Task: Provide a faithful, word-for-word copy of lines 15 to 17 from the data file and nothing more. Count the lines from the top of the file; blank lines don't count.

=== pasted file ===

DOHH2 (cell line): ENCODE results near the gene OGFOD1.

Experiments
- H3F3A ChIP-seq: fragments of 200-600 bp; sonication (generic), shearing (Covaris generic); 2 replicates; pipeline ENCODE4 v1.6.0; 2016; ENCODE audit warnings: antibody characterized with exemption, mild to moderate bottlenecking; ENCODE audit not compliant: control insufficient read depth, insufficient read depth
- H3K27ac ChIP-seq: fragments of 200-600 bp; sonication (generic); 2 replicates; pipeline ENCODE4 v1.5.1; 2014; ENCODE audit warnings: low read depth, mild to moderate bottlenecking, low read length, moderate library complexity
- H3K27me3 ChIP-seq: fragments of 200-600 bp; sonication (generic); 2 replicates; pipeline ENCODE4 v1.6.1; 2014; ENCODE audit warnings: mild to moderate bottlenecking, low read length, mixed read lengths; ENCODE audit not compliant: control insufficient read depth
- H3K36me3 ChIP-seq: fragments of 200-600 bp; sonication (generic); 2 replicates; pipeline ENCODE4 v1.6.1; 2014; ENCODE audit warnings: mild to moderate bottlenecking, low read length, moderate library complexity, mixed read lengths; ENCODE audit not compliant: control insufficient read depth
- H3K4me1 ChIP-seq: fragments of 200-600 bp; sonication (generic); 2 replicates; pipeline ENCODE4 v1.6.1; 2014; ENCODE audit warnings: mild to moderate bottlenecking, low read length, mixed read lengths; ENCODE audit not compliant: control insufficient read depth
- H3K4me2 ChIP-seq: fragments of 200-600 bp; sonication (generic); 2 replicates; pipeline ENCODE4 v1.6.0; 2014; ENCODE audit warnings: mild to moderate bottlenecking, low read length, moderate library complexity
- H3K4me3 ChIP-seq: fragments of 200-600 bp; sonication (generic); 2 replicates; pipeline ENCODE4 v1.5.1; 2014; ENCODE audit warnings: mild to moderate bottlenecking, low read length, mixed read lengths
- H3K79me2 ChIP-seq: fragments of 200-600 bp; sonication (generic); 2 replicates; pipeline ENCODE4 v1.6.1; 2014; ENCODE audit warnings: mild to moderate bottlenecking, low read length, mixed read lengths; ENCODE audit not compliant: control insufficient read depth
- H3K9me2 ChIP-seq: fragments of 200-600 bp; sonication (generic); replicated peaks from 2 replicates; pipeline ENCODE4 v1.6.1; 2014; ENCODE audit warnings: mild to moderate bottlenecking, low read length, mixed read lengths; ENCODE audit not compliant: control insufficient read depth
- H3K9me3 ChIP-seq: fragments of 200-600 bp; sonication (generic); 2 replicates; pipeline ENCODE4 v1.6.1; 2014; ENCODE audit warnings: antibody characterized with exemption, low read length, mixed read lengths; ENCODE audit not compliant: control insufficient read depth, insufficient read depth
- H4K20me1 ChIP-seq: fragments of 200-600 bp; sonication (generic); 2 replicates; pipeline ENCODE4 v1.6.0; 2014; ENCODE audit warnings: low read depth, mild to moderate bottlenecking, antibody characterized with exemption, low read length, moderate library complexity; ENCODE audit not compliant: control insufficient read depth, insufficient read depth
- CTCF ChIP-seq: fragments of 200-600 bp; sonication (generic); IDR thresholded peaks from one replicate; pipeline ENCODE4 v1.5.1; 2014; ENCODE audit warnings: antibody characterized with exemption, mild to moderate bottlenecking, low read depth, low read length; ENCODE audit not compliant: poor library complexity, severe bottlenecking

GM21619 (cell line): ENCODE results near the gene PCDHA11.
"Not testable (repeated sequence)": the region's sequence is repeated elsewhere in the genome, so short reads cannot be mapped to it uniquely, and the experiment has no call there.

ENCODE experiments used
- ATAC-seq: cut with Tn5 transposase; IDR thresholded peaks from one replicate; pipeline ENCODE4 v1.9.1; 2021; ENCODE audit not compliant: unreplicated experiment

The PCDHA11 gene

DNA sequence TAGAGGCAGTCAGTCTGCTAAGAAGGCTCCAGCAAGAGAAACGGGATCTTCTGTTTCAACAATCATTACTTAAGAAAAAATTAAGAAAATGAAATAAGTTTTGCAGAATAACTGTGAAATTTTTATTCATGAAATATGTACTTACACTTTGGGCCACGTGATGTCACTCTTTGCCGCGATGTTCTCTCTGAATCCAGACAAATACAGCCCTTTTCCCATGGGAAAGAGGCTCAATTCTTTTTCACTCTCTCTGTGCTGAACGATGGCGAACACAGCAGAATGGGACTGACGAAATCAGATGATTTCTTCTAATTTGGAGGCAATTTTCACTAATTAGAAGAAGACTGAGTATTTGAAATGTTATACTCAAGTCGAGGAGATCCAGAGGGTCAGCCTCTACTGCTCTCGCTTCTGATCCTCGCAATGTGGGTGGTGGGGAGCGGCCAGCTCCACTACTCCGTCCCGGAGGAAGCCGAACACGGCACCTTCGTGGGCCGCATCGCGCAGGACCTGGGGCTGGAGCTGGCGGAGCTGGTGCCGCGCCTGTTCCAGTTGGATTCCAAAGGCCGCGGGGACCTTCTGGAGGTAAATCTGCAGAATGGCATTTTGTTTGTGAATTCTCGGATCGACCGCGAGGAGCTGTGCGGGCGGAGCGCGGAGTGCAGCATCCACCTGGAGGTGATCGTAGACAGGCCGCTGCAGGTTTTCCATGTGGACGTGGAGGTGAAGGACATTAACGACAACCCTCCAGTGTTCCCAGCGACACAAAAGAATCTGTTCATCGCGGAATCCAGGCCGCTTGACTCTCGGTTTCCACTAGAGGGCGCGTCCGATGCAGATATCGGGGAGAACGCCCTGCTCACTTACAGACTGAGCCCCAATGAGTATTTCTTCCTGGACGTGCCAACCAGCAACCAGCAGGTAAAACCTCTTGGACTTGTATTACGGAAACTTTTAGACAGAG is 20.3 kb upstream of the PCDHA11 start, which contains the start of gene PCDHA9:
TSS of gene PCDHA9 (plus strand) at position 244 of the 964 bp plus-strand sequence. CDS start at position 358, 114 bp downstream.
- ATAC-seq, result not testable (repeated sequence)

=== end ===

GM21619 (cell line): ENCODE results near the gene PCDHA11.
"Not testable (repeated sequence)": the region's sequence is repeated elsewhere in the genome, so short reads cannot be mapped to it uniquely, and the experiment has no call there.

ENCODE experiments used